The 20 Most Unsettling Things That Astronauts Have Experienced In Outer Space

Depending on how you count them, more than 560 people have traveled into space since the Russian cosmonaut Yuri Gagarin made the first-ever orbit of Earth in 1961. And in that almost 70-year period, space travelers have seen many strange things — some of which defy explanation. These brave souls have had their fair share of experiences that would give anybody the chills. So read on to find out about 20 extraordinarily creepy phenomena.

20. Snakes in space

Dr. Story Musgrave was no ordinary astronaut back in the day. For a start, he has six academic degrees and is the highest qualified man to have entered space. Six, it seems, is a favored number for the man, since he’s also had six space flights — one of the few astronauts to achieve that feat. But what’s truly fascinating about Musgrave is what he’s claimed to have seen when he was in space.

Slithering through the stars

In a 1994 interview still available on YouTube, Musgrave says, “On two of my missions — and I still don’t have an answer — I have seen a snake out there. Six, seven, eight feet long. It is rubbery because it has internal waves in it, and it follows you for a rather long time. The more you fly in space, the more you see an incredible amount of things out there, and that sort of thing brings to you, really, a certainty that other living creatures are out there.” And you can make of that what you will.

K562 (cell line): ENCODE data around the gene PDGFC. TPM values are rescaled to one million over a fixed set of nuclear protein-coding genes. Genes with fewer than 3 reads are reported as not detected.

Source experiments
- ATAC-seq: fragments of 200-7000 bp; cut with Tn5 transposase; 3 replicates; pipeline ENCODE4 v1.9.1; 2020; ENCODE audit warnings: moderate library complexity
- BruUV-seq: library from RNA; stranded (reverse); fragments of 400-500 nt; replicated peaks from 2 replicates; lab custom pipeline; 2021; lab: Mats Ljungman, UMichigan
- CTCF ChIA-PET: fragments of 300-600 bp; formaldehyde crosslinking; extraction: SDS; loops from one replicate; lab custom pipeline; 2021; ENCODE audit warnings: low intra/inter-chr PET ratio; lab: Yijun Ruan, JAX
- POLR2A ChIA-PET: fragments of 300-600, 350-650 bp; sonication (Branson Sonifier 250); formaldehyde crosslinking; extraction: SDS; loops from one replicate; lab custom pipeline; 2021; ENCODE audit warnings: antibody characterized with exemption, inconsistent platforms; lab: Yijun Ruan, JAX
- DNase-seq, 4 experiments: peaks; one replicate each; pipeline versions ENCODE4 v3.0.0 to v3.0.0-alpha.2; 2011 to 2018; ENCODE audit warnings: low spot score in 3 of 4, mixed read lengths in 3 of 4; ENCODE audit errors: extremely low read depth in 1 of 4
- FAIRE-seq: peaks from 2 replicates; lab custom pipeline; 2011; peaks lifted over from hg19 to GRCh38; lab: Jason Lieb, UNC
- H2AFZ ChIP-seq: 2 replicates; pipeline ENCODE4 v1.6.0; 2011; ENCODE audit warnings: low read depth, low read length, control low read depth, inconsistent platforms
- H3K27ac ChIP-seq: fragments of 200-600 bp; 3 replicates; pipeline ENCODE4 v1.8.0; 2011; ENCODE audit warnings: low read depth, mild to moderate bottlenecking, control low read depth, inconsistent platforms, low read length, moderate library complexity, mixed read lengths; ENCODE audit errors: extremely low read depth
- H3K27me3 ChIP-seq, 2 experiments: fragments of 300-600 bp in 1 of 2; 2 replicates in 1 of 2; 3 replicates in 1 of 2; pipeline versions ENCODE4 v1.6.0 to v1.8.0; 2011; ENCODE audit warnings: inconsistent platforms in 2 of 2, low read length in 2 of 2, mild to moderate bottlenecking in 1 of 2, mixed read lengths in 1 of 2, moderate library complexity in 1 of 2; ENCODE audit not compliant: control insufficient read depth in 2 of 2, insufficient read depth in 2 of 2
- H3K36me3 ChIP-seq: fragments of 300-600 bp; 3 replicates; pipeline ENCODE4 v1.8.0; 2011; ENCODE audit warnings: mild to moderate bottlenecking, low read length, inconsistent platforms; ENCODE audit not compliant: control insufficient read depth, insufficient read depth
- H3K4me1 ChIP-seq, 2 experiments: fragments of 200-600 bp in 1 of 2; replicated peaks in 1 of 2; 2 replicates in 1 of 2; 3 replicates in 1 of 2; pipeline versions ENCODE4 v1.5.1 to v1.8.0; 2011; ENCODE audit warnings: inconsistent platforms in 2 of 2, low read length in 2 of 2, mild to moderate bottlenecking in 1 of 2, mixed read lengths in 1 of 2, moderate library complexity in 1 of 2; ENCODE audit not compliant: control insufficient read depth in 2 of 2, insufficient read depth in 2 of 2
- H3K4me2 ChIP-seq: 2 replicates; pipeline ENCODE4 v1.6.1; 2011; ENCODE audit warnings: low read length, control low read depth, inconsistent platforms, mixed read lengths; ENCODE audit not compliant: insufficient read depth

19. The gray space station that turned orange

Former Italian Air Force pilot Samantha Cristoforetti was the first from her nation to journey into space. Fittingly for an Italian, she was also the first astronaut to brew an espresso in space. In November 2014 she was on board the Soyuz TMA-15M with two colleagues bound for the International Space Station. And it was as her ship approached the station that she reportedly spotted something extremely weird.

Blame the Sun

If you look at photographs of the Space Station, you’ll see that it’s predominantly a silvery gray color. But Cristoforetti saw something altogether different. To her, the station was a vivid orange color. As she wrote in a blog post, “The enormous solar panels were inundated with a blaze of orange light – vivid, warm, almost alien.” Yet this was a mystery that was later solved. It’s a rarely seen phenomenon, but when the sun hits the space station’s solar panels in a particular way, an orange hue is cast over the structure.